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Civil War museum finds a home

Philadelphia's museum of the Civil War and Underground Railroad will at last find a new home, in Independence Park's First Bank.

It has been a long time coming - nearly a decade - but yesterday leaders of the Civil War and Underground Railroad Museum of Philadelphia formally announced a new home, the neoclassical First Bank of the United States on South Third Street.

Standing in the bank's ornate three-story rotunda with its glass dome and Corinthian columns, E. Harris Baum, chairman of the museum's board of governors, declared it "one of the most significant days in the 119-year history of our museum."

A clutch of officials, including Mayor Street and Darla Sidles, acting superintendent of Independence National Historical Park, gathered for the announcement. They were joined by President A. Lincoln - Christian Johnson, in real life - and Civil War reenactors representing the U.S. Colored Troops Third Regiment color guard.

Last month, Street announced that the city would provide the museum with a $1.2 million capital grant.

"I've never been here, I'm not embarrassed to admit," Street ac knowledged to the gathering. "A great city, in order to be a wonderful place to live and work and visit, has to have amenities. It has to have amenities that draw people to it."

The Civil War museum, Street said, would eventually be such a place.

Baum said that the museum planned to announce a new executive director in the near future and then quickly launch a $25 million capital campaign to provide funds for building renovation. The First Bank, a National Historic Landmark designed by Samuel Blodgett and completed in 1797, is a part of Independence Park and is owned by the federal government. But it has been closed to the public for years and is largely used for storage and office space.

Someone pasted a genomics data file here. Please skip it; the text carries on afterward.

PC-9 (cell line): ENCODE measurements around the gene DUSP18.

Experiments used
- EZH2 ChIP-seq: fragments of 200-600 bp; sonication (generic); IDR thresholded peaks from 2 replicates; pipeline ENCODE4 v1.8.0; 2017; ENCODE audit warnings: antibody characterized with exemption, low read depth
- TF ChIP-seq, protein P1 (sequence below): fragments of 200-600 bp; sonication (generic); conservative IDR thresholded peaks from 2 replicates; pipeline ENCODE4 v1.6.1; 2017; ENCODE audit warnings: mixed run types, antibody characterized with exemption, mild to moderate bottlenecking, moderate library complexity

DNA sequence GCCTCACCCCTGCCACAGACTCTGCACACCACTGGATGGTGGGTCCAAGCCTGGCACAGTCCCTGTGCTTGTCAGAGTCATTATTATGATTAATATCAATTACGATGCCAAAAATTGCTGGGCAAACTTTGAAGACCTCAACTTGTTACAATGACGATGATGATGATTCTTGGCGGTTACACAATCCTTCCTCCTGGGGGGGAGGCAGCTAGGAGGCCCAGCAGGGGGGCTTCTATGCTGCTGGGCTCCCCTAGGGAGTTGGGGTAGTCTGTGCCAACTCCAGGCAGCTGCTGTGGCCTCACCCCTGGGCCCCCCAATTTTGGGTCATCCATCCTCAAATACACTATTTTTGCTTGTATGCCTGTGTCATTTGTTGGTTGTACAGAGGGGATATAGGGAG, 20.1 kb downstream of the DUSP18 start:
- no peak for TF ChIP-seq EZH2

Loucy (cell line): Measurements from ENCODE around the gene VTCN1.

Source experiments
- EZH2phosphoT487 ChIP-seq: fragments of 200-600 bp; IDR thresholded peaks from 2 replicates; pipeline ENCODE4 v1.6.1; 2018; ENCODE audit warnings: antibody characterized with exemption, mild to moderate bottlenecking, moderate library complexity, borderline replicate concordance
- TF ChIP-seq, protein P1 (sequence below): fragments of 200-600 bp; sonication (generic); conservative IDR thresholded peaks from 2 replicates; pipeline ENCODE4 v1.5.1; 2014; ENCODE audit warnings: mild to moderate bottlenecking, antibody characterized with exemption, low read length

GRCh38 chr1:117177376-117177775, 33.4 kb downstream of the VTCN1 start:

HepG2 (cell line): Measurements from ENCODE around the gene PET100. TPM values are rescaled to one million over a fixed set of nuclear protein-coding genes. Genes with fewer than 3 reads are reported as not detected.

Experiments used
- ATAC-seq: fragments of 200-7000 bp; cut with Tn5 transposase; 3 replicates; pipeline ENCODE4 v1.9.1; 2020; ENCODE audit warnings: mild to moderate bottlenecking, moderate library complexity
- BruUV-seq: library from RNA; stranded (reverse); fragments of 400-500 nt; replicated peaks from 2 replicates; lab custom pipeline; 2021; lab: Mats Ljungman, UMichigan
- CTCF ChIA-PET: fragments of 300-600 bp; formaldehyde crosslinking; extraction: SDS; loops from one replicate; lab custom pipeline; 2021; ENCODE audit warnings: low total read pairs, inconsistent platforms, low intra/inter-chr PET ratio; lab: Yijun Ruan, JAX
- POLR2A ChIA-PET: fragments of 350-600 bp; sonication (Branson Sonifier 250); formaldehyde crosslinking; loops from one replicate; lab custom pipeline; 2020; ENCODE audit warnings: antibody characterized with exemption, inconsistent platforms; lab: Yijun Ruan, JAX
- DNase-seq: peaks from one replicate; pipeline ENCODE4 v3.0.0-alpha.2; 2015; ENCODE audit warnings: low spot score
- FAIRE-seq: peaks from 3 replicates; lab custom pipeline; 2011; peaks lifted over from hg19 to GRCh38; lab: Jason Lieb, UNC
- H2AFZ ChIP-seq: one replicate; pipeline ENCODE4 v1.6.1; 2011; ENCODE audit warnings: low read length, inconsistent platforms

In the fall of 2002, Vincent J. Fumo and James Roebuck, Democratic state senators, worked to procure $15 million in state capital funding for the museum's building needs.

The museum will lease the building from the National Park Service, Sidles said; no lease agreement has been signed. Baum said both the museum and the park were committed to a long-term deal, and would formalize one as soon as a significant portion of the $25 million was raised.

Plans call for capital construction to commence in late 2008 or early 2009 and for the museum to open in its new home early in 2010, Baum said - just in time for the sesquicentennial of the Civil War. A consortium of city institutions and historical organizations is planning Civil War-related events and exhibitions beginning in 2011.

The Civil War and Underground Railroad Museum is the reincarnation of the Civil War Library and Museum, which was formed after the war by a group of former Union officers and their families. The group, known as the Military Order of the Loyal Legion of the United States, donated virtually the entire collection, which is the largest and widely considered the finest such privately held collection in the country.

For years the museum operated out of a four-story townhouse at 1805 Pine St. But in the late 1990s, financial woes and disagreements among board members led the museum to seek alternatives. Following reports of the problems in The Inquirer, the state attorney general's office stepped in and blocked removal of the museum's artifacts from the city and eventually sued to remove the entire board of governors.

When the smoke cleared, the city had the prospect of a new and expanded museum devoted to recounting the human side of the Civil War and the effort to rid the country of slavery.

The museum building on Pine Street has been sold, but will remain open for at least another year or so. It houses the museum's collection of 3,000 artifacts including Jefferson Davis' smoking jacket; plaster casts of Lincoln's hands and face; a John Wilkes Booth wanted poster; rifles, pistols, swords and weapons of many kinds; the stuffed head of Old Baldy, Gen. George Meade's war horse (on indefinite loan from the Grand Army of the Republic Museum in Frankford); 7,000 photographs; 10,000 books; and a huge trove of original manuscripts, diaries, letters and journals.

The Abraham Lincoln Foundation, the charitable arm of the Union League on South Broad Street, is planning to open an archive and library and will take over stewardship of most of the museum's archival materials.

The new museum represents "another step in creating the kind of environment that will attract people to our city and our region," Street said. "If you're going to have a great city, you have to have a little of everything. There are people who will change their plans because they want to visit the Civil War and Underground Railroad Museum."